Written by Russell T. Davies
Directed by Alice Troughton
If you’re still dubious about my assertion that Doctor Who is essentially a horror series, I direct you to this episode, which would not feel at all out of place in The Twilight Zone.
Like many episodes of The Twilight Zone, this episode gives us an unknown outside threat that forces a group of strangers into a trapped, claustrophobic situation in which they turn against one another. It’s a dim view of human nature and the then-current political climate that often pointed Rod Serling toward these types of situations, which makes it a surprising similarity for Doctor Who, but nonetheless, then-current show runner Russell T. Davies crafted an episode about a mysterious apparent life-form that is able to take control of the people on a disabled tour bus full of humans and one Time Lord.
The setting is interesting–a planet whose atmosphere of high pressure and no breathable air is conducive to the creation of diamonds but impossible for known forms of life to survive, leaving it a tourist location due to its absolutely beautiful scenery but inability to sustain life. And it’s the perfect setting for a form of life so alien that it has no visible form and seems to have no similarity to the humanoid life we’re used to on this show. The atmosphere means that the life-form would have to be very different from life as we know it, it helps create the claustrophobia for the humans, and it only adds to the mystery that the never-identified creature provides when no one can look outside for it, for signs of its existence, for its home, or even go out to study it after the episode ends.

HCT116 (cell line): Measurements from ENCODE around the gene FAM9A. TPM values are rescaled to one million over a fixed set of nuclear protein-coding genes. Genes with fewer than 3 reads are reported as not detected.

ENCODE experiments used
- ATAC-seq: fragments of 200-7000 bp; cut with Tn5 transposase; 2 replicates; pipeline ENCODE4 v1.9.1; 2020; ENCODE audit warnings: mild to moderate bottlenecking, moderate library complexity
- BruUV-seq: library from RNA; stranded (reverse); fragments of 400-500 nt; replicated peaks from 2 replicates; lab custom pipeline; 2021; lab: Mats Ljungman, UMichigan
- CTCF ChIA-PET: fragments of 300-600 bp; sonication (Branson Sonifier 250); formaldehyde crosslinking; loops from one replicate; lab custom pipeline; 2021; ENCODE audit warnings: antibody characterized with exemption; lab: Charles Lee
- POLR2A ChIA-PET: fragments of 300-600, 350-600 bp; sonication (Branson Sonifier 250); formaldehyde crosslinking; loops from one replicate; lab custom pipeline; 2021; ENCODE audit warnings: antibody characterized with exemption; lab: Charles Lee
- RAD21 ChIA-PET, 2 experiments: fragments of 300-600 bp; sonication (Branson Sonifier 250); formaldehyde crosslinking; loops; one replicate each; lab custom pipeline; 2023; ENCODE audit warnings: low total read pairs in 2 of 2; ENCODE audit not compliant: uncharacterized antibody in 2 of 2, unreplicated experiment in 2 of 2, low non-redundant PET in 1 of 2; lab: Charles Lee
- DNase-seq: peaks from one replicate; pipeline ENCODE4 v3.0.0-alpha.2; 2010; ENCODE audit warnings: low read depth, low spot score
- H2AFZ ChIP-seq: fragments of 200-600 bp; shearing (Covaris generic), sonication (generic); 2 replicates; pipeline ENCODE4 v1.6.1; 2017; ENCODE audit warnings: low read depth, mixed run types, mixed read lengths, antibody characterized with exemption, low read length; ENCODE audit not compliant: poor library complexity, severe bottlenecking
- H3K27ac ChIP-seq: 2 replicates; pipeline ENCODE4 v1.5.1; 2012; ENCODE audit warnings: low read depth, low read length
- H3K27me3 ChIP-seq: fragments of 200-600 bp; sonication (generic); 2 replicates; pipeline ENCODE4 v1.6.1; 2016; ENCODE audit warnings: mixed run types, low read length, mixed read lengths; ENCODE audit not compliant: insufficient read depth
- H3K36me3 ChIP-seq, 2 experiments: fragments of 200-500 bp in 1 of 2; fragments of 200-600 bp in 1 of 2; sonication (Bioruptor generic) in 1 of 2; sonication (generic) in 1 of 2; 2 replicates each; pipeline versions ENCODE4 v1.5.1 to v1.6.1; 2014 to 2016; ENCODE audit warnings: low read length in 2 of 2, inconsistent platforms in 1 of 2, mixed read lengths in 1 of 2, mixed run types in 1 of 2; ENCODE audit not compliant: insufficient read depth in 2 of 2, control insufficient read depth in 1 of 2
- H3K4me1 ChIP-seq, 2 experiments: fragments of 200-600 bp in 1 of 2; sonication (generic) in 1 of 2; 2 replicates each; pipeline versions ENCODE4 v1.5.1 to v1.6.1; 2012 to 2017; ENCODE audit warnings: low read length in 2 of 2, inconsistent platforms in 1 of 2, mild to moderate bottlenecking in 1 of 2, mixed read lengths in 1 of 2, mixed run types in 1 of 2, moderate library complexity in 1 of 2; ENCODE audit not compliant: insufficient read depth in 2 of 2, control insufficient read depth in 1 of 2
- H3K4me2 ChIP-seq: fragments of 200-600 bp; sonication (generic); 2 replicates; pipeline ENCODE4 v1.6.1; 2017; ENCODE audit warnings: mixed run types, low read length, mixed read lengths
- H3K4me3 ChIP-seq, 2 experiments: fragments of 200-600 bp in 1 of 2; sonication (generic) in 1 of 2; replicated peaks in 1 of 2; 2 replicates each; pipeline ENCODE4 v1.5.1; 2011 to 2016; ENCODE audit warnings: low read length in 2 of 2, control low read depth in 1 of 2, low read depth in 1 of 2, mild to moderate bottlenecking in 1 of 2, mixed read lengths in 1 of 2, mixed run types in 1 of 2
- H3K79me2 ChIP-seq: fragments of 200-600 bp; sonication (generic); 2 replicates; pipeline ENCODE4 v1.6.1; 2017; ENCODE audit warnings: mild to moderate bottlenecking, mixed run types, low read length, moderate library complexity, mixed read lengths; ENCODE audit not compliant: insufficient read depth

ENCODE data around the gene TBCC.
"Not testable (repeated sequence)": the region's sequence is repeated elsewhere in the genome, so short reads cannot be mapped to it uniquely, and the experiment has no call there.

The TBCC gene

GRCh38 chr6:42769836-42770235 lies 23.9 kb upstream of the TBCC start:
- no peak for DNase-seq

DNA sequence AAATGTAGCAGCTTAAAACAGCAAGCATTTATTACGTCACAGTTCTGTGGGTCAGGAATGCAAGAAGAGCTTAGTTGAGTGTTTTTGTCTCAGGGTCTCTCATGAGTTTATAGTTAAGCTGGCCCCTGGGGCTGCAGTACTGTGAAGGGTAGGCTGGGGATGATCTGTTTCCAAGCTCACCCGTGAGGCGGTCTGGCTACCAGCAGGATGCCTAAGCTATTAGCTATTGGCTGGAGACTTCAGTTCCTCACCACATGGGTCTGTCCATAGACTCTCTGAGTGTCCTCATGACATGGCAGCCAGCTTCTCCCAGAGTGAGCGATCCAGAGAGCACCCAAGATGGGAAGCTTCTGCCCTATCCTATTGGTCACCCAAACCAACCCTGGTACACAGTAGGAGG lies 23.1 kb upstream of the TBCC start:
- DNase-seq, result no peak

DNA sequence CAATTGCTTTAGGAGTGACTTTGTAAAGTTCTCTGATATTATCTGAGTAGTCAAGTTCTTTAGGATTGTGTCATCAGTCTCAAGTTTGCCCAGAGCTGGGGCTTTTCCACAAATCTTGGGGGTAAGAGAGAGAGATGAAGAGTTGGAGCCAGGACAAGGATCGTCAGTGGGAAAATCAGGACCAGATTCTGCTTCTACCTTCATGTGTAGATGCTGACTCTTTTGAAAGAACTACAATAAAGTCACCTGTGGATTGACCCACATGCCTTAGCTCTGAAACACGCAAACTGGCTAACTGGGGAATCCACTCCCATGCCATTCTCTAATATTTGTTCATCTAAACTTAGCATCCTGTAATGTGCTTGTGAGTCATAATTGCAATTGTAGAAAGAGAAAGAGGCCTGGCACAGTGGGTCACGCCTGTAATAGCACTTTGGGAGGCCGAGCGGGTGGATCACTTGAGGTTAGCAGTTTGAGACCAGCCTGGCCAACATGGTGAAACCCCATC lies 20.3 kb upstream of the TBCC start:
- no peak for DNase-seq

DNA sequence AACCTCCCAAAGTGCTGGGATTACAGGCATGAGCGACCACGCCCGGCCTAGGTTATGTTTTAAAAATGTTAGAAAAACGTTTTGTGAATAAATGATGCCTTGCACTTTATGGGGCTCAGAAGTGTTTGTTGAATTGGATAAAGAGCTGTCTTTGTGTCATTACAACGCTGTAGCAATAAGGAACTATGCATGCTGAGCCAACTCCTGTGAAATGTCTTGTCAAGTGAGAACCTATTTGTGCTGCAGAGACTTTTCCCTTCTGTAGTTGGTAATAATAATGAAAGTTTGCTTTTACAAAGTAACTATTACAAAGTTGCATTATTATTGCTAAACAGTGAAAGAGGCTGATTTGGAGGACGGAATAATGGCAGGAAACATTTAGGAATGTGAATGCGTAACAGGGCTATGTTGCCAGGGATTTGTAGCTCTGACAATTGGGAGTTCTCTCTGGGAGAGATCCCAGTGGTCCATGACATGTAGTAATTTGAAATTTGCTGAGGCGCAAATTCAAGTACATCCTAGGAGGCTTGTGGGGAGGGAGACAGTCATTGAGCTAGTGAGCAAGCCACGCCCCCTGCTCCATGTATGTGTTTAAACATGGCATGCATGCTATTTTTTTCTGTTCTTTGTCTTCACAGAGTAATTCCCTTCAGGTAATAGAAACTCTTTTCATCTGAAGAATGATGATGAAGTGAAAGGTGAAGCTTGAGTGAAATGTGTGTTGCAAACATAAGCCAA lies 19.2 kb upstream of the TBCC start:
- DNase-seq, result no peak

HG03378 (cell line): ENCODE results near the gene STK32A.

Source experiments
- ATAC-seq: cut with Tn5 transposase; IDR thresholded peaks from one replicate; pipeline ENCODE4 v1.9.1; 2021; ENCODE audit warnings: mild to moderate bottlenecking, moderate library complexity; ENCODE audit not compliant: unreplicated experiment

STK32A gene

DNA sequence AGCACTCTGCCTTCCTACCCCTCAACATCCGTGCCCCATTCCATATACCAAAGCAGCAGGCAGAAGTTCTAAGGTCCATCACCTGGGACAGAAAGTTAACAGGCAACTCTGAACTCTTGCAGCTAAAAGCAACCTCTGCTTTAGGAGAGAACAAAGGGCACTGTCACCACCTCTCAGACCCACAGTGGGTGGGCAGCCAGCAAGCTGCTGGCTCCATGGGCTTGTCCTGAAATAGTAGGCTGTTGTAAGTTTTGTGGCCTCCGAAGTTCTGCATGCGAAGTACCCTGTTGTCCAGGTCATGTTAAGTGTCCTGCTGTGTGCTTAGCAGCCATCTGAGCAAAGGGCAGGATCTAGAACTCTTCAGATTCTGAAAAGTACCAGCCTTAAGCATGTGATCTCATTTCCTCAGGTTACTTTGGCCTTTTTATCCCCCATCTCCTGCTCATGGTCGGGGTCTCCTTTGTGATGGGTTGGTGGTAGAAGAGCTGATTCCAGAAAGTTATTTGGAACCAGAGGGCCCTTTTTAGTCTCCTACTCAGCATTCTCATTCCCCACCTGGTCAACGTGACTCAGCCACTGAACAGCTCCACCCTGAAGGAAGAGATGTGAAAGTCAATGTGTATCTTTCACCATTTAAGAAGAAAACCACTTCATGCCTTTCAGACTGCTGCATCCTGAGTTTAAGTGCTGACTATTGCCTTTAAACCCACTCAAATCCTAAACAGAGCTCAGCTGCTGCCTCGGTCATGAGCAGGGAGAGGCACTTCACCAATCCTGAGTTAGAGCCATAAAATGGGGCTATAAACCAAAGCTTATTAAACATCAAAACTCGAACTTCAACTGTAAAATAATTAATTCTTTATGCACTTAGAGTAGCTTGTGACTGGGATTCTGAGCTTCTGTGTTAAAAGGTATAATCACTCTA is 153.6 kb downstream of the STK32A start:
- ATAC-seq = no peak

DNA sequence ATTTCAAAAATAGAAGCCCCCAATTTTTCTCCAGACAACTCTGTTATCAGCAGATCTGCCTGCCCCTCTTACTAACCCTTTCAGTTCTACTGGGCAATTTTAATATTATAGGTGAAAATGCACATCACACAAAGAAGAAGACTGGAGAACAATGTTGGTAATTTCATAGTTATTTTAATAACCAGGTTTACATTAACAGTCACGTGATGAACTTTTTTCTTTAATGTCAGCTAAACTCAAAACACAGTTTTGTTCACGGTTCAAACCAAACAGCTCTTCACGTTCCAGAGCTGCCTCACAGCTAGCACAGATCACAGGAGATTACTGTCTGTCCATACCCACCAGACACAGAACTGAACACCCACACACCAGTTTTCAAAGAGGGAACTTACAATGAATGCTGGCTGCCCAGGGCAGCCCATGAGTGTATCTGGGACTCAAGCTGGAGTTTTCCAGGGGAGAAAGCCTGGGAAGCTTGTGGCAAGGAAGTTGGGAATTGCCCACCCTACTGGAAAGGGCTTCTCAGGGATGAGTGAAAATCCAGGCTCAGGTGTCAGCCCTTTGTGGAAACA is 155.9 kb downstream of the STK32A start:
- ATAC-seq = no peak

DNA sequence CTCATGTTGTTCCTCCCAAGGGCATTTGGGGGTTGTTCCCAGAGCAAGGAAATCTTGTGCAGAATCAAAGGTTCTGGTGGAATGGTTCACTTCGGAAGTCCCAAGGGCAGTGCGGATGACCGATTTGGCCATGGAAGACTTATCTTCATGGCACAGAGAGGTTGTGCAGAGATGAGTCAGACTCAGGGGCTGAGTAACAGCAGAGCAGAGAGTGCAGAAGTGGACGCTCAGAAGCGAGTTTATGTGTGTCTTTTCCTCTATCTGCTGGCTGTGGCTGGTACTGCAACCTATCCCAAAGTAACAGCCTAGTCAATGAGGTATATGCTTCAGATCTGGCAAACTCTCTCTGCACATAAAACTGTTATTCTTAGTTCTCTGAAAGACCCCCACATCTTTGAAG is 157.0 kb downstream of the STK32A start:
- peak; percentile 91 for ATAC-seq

However, it’s the creature itself that makes the episode so great. It’s never identified. It’s never named. It’s never even really described. It appears to possess one woman, then proceeds to repeat everything said in its presence with increasing rapidity until it finally apparently attains the ability to speak first, leaving the Doctor trapped under its spell, with the busload of people completely unaware of exactly how dangerous the Doctor under someone else’s control could be.
The Doctor is rarely in the dark (and David Tennant’s Doctor is a confident, dashing sort in general), but even he has no idea what to make of this life-form, which makes it even more terrifying than his fellow passengers could know. And Donna isn’t there to act all sure of herself the way she usually does, so we don’t have anything to give us confidence. It’s a terrifying experience, the essence of horror.